Thus, what usually becomes a politician’s win-win – freedom for an American, parents beaming, basking in the glow of the pretensions of concern for the welfare of the US military – has become for Obama another flashpoint of controversy, and another example of his ineptitude in the exercise of foreign affairs. Unless, of course, Obama’s objective was to thrust Bergdahl into the care of the VA medical system, a fate that might have him yearning for an expeditious return to Taliban custody.
In any event, the collapse of American foreign policy – notwithstanding all the miles traveled by Hillary Clinton (touted as her major accomplishment), and probably because of them – is a tragic story whose conclusion has not fully played out and whose deleterious consequences will be felt for year to come. Obama’s America has lost its ability to positively influence world affairs, and probably has lost the will to do so as well. He operates in an environment that prizes words and gestures, especially empty but high-sounding ones, orchestrated by his handlers and media acolytes and admired by his adoring public. And his contempt for Congress and his indifference to laws he doesn’t like reflect a high-handedness that will only encourage future presidents and leave the populace even more disenchanted with their government.
Meanwhile, America meanders between an indifference to the growing world anarchy and favoring the wrong side of a variety of conflicts: the Muslim Brotherhood in Egypt; for Assad and then against Assad in Syria; the Palestinian narrative in the land of Israel; et al. History will record that Hillary Clinton’s infamous “reset” button actually worked; unfortunately, it was successful in re-activating the Cold War. One retired diplomat said recently to a private group that Obama’s diplomacy is drawn straight from the “Model UN” structures that are so popular today from elementary schools through universities, and is about as realistic: all problems can be resolved, and quite quickly at that, if only the Obama script for the proper functioning of mankind is followed. Since the real world does not operate that way, Obama’s naiveté only encourages rogue states in their roguery. A future American president will not have the resources to pacify every zone of chaos forged by Obamaplomacy, and even if he could, he would need to have the desire to reassert American influence. The vacuum is that enormous, and the global system today is that anarchic.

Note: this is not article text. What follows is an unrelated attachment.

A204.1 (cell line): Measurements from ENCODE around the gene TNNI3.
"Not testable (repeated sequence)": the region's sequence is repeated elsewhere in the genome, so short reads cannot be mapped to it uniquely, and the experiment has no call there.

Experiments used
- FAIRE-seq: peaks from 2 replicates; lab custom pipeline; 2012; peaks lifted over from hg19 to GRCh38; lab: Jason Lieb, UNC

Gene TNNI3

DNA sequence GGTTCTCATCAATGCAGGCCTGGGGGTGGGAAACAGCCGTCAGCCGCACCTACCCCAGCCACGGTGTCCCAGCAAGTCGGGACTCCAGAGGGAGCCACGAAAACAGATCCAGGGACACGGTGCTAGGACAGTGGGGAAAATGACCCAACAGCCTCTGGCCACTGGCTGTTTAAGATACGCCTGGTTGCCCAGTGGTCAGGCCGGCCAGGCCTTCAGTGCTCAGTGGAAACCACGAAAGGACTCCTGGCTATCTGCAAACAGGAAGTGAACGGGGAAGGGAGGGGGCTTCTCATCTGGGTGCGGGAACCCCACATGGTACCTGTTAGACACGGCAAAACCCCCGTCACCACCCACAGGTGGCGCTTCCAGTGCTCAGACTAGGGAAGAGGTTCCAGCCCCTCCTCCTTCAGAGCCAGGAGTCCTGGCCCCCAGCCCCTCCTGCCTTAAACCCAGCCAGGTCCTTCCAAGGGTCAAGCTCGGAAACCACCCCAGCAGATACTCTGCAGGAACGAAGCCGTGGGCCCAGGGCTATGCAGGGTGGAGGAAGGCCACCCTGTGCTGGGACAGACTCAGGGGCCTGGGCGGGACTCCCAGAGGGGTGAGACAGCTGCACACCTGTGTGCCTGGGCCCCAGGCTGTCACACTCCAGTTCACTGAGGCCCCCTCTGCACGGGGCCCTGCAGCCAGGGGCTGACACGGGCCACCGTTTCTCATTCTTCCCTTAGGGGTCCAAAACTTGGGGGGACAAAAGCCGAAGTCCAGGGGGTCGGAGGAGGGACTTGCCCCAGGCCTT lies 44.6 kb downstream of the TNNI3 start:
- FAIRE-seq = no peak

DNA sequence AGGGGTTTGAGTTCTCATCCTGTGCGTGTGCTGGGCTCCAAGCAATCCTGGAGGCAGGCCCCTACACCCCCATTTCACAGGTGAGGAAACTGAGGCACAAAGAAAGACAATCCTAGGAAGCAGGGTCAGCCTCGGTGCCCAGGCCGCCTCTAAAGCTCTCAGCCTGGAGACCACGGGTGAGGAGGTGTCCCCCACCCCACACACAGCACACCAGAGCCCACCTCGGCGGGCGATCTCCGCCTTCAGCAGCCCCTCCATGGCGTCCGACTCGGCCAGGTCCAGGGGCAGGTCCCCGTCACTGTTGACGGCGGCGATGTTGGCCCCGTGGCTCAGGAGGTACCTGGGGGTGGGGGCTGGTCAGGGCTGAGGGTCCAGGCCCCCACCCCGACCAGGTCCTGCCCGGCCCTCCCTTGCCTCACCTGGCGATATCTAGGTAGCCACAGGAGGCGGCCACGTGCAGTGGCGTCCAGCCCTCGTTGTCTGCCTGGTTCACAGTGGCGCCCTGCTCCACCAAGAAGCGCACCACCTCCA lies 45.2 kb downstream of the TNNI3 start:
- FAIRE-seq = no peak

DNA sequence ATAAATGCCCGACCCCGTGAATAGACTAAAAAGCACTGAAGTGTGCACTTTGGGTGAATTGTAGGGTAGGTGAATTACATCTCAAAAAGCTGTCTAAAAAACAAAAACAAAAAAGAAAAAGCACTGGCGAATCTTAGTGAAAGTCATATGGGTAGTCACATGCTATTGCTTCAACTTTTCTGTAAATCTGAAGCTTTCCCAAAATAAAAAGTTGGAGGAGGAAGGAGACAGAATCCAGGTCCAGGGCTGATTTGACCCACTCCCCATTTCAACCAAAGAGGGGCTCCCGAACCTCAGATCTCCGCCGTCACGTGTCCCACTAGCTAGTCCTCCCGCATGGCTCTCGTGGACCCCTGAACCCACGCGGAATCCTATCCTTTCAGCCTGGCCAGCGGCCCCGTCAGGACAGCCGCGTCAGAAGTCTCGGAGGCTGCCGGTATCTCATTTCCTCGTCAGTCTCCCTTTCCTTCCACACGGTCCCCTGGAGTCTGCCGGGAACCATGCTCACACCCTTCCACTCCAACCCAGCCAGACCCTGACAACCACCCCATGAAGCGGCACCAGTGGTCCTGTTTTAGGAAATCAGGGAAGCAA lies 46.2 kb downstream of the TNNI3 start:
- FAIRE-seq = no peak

While it would be comforting in part to attribute all this to incompetence, it is likelier and infinitely more dangerous that it is a willful effort on Obama’s part to reduce America’s footprint in the world, a footprint that he has perceived since his childhood as wrong, criminal, imperialistic, wholly unjustified and worthy of serial apologies. He wanted to be and is a transformative president, in which America’s global position reflects his disgruntlement with the American way of life. And so his tenure threatens to leave the United States and the world unrecognizable, with nuclear weaponry in the hands of rogue regimes and their proxies, terror ascendant, imperial Russia reborn and revanchist, and liberty under siege – not to mention a health care system for all modeled on efficiency of the government-run veteran’s health care network.
For sure, there is a temporary benefit in all this ineffectiveness in the avoidance of immediate war, even if more protracted and deadlier conflicts in various points across the globe are the long-term outcome. Short-term gain leading to long-term harm? Hmmm…
That sounds precisely like the Bergdahl case, one vivid detail in the tapestry of failure which we behold before our eyes.